When we go to put gasoline in our car, or when the attendees at the Kentucky Derby drink their Mint Julep, or when you put fragrance on before an important date, chances are, you are benefiting from the “distillation” process. It’s also well known in water purification too. Highly polluted water can be purified into very pure drinking water through a process known as distillation.
What is distillation? It’s a process that’s been around for centuries. It is an amazingly simple process that is very important for our lives. Distillation is better described by the term “Thermal Phase Change”.
“Thermal” refers to heat. So it is a process that involves heat. “Phase-Change” is used a lot in chemistry and physics. The easiest way to understand phase change is to look at the compound H2O. You probably are familiar with H2O.
When H2O is a liquid we call it “water”. When we heat the water we change it from a liquid to a vapor we call it “steam”. When we cool water sufficiently it turns into a solid which we call “ice”. The three phases of H2O are ice – water – steam.
So in water distillation (or steam-distillation as some people call it) we are heating the water (thermal) and changing its phase from a liquid to a vapor and back into a liquid – that is where the description “Thermal Phase Change Process” comes from.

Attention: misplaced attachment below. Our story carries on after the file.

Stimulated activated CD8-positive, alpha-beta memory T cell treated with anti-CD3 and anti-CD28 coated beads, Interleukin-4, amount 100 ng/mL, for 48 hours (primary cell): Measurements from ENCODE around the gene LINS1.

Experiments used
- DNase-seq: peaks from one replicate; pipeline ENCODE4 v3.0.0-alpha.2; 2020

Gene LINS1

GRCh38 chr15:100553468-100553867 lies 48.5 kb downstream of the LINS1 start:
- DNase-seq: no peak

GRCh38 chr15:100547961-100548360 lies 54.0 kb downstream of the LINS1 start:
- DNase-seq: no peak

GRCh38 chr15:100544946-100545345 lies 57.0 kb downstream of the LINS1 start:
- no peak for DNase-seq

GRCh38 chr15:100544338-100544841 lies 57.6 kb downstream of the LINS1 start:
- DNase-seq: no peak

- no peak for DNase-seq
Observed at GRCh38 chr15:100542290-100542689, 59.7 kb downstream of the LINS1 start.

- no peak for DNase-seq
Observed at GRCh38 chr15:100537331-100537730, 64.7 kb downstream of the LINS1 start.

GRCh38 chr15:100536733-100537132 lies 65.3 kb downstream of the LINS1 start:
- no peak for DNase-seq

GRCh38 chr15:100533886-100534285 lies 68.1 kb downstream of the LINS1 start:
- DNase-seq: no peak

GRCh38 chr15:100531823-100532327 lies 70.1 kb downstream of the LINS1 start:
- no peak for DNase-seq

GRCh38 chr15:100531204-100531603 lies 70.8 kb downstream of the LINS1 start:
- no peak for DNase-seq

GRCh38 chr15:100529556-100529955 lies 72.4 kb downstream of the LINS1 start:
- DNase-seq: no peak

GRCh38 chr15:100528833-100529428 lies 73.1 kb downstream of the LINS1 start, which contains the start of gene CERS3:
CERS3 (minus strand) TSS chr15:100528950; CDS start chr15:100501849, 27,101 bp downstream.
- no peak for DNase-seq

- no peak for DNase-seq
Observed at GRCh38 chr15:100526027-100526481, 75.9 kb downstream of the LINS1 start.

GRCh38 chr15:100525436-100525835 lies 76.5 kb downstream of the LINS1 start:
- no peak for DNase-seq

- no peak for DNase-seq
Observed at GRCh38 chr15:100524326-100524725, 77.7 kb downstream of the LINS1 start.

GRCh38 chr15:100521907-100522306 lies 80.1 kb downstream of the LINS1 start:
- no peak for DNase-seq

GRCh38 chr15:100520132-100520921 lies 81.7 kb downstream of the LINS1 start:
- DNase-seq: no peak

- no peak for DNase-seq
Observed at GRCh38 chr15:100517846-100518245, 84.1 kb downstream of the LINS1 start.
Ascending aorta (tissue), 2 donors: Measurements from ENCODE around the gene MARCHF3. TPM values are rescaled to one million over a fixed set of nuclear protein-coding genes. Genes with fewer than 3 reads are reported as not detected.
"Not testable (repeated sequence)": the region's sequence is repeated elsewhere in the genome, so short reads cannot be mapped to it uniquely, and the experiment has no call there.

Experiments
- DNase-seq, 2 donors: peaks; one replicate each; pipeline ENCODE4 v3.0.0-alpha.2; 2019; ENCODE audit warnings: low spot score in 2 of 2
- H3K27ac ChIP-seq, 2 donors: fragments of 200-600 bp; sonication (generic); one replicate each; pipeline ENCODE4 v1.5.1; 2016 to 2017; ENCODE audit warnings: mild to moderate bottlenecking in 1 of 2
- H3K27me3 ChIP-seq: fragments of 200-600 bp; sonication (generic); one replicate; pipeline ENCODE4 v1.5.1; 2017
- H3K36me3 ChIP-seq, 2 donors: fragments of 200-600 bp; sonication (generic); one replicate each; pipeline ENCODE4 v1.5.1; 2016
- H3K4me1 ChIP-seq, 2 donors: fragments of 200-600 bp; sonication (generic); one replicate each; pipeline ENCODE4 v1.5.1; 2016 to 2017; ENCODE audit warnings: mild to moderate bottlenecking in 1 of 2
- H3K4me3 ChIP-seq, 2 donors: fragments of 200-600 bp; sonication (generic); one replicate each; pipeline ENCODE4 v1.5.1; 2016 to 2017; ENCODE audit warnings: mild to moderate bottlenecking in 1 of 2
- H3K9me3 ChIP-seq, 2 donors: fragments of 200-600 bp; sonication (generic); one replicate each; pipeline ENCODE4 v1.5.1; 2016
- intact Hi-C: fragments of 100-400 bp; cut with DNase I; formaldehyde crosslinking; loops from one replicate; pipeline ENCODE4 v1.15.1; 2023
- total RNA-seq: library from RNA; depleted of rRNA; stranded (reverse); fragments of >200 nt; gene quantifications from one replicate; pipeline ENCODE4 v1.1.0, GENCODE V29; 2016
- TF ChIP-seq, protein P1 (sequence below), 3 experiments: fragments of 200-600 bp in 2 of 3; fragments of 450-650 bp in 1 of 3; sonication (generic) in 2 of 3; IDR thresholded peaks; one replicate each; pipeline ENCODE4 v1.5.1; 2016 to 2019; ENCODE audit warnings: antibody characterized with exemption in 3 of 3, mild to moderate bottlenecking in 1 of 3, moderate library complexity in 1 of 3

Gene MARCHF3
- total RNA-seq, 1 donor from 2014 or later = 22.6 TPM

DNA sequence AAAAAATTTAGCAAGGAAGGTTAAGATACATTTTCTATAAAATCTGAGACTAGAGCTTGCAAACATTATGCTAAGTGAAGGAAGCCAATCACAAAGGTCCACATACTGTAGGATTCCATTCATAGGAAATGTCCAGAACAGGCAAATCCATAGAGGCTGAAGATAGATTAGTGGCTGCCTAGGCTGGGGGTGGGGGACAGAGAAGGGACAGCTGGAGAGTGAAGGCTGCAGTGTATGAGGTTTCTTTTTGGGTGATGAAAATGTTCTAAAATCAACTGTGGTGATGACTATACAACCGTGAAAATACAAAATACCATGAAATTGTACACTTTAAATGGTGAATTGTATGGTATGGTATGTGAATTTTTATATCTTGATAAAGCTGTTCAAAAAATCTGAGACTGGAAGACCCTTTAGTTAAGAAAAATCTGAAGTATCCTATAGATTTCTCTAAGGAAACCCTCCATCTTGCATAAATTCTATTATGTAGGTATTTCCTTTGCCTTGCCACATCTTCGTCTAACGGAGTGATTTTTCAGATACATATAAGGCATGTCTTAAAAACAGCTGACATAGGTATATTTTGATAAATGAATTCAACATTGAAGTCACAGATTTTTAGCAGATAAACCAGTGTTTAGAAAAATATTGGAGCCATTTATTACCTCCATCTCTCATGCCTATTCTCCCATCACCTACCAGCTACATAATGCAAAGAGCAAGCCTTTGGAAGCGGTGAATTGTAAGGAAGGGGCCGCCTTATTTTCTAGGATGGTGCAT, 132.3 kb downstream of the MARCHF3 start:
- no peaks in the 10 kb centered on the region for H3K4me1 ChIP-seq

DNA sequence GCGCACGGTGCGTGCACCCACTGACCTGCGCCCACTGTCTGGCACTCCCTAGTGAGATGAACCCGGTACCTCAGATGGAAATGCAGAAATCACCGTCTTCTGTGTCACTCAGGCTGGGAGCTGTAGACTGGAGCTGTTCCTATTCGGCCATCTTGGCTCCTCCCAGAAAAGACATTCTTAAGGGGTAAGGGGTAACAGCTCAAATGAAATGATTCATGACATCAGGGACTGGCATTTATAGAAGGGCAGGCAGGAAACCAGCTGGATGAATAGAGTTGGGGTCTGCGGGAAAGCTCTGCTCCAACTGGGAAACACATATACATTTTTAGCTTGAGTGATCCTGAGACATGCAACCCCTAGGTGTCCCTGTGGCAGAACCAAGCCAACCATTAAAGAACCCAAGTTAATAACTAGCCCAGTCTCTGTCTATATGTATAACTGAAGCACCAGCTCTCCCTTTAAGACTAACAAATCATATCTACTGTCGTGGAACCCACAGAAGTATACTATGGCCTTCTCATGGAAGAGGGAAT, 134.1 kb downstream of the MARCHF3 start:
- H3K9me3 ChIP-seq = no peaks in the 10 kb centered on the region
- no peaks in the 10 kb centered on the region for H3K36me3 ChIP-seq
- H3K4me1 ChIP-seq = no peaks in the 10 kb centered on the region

These phase-changes are very predictable because they are “laws of nature” or “laws of physics”.
When we have polluted water we boil it, which turns the liquid water into water vapor (steam). When the steam rises it lifts away from the liquid water and leaves virtually all the contaminants behind in the boiling water. By separating the steam and cooling it we convert it to high purity distilled water. This process is predictable and reliable. It produces a consistent quality of distilled water, which can vary somewhat based on the engineering of the device (which is typically called a “distiller”).
To illustrate the Thermal Phase Change we often refer to nature’s hydrologic cycle. The hydrologic cycle goes through the same phase change process and is dependent on heat from the sun to produce rainwater. Rain is theoretically pure, but in actual fact most often the rain droplets are formed around pollutants in the air. That’s why you sometimes find your car very dirty after a rain. It’s also why you get acid rain – a serious form of pollution. The Hydrologic Cycle is not a perfect “Thermal Phase Change” process because of the pollutants in the air. The distiller manufacturers can likely do a better job of using the Thermal Phase Change process to produce high purity distilled water.